By the way, here are some responses to some of the questions on the Winter Wonderland post. I was going to respond in the comments section, but it was beginning to rival my NaNoWriMo project, so here they are:

Question about boots: The boots are actually my rain boots. My snow boots are so huge and heavy that I've decided to wait for deep snow before wearing them. It was really cold! The weird thing is that today felt colder, because I was all like, "Hey, no snow! Who needs a thick coat or a scarf and gloves?" This was poor thinking on my part.

Question about the amount of snow: I think somewhere between 1.5 - 2 inches of snow fell. It may have been a little more since some of it melted and turned into slush, which then turned into ice. When I stuck my finger in the snow outside my house, it appeared to be over an inch.

I don't know about this part: Most of the snow is now melted, except for some random spots with concentrations of snow/lack of sunlight. I am looking forward to it coming back, but boy do things get slick! Some of the roads were so incredibly slippery!

Question about everything not being a sidewalk: The part where my boot went deep is where I went off-roading. Everything kind of looks the same when it's covered with snow, but sometimes the snow is disguising things, like deep grass, or a curb.

Not really a question, just a response: I think everything looks beautiful when it's covered in some snow, too! And it is so weird to have snow and sea together. They just don't seem like they belong that way. I bet it would be ever weirder with sand! Snow and sand would just be completely bizarre!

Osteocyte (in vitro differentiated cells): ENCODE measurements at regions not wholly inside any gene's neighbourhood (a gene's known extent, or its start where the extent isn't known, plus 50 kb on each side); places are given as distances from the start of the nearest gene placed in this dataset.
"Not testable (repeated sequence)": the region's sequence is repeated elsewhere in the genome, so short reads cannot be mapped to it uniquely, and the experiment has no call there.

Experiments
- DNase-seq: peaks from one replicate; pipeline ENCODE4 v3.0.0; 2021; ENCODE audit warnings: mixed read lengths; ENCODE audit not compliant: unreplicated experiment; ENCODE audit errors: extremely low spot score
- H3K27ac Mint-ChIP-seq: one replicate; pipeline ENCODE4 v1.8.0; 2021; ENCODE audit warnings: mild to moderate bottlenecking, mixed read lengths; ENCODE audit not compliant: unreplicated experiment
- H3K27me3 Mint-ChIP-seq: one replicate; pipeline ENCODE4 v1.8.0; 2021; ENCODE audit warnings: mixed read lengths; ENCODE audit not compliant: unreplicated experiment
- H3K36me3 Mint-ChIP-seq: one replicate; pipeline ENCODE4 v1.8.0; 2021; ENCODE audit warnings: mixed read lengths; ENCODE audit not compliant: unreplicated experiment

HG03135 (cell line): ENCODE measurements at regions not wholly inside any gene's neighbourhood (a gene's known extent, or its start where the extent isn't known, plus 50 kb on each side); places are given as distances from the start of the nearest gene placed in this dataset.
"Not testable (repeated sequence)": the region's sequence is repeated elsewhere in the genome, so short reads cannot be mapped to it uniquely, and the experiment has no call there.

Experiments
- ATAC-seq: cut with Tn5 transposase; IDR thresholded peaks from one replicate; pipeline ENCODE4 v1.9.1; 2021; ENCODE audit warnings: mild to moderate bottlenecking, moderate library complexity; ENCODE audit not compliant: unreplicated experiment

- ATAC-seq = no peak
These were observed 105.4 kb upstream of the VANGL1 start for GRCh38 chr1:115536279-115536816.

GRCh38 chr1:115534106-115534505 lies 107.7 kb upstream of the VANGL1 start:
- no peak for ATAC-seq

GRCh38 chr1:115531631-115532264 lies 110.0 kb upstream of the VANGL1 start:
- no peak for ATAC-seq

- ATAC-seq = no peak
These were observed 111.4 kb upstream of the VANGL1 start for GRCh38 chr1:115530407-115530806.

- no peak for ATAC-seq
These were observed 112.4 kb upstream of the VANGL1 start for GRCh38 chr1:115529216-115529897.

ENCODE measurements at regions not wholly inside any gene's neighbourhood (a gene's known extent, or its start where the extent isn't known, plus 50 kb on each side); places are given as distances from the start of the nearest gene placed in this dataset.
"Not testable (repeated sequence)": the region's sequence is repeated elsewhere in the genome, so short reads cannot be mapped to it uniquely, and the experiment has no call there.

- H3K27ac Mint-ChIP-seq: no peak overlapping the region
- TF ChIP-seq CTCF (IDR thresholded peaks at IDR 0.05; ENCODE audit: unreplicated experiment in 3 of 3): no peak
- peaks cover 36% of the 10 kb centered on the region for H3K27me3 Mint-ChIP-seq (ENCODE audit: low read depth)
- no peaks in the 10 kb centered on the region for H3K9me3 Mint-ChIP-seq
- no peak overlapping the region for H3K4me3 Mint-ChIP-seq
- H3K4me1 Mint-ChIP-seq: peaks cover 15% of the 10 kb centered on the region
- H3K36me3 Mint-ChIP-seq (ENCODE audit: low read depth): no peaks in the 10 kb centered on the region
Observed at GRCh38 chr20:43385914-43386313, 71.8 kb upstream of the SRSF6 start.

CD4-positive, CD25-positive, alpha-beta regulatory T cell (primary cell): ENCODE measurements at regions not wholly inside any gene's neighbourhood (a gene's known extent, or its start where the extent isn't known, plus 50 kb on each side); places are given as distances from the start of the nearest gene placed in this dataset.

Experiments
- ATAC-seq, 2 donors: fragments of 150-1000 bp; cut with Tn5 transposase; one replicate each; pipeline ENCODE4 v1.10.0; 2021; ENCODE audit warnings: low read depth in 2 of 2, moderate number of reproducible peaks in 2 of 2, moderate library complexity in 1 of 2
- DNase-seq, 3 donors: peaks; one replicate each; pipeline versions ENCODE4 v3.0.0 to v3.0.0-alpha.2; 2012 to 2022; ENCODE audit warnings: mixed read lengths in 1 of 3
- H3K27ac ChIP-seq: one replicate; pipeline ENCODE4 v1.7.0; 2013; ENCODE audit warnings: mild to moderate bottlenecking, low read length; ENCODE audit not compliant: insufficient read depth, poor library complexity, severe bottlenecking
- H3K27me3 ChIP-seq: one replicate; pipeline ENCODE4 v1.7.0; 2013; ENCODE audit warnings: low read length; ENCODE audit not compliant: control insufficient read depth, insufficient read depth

Another interesting thing about the sea here is that it's not really a tourist thing, but it's a place for people to make their livelihoods. And it's equal opportunity for oceanfront housing. There aren't miles and miles of condos blocking the view. All kinds of houses have a front-row ocean view, from rickety old buildings to nicer houses. There are actually more of the old buildings than anything else. It's very real.

Hope you all have a fabulous weekend!

Tuesday, November 3, 2009

Winter Wonderland!

So, today being a national holiday, I decided to go out and enjoy the snow. It is sooo beautiful, but soooo cold! Eeep!
I was going to take the bus down to Noshappu, but I saw something that looked pretty, so I hopped off at Wakkanai Junior High instead and walked down to the sea. The curve of the hills on the other side of the bay (?) looked like something out of a dream. I tried to take a picture, but the picture does not do justice to what it looked like in real life.

As I was walking along the coast, I realized that all this snow kind of made the shore look like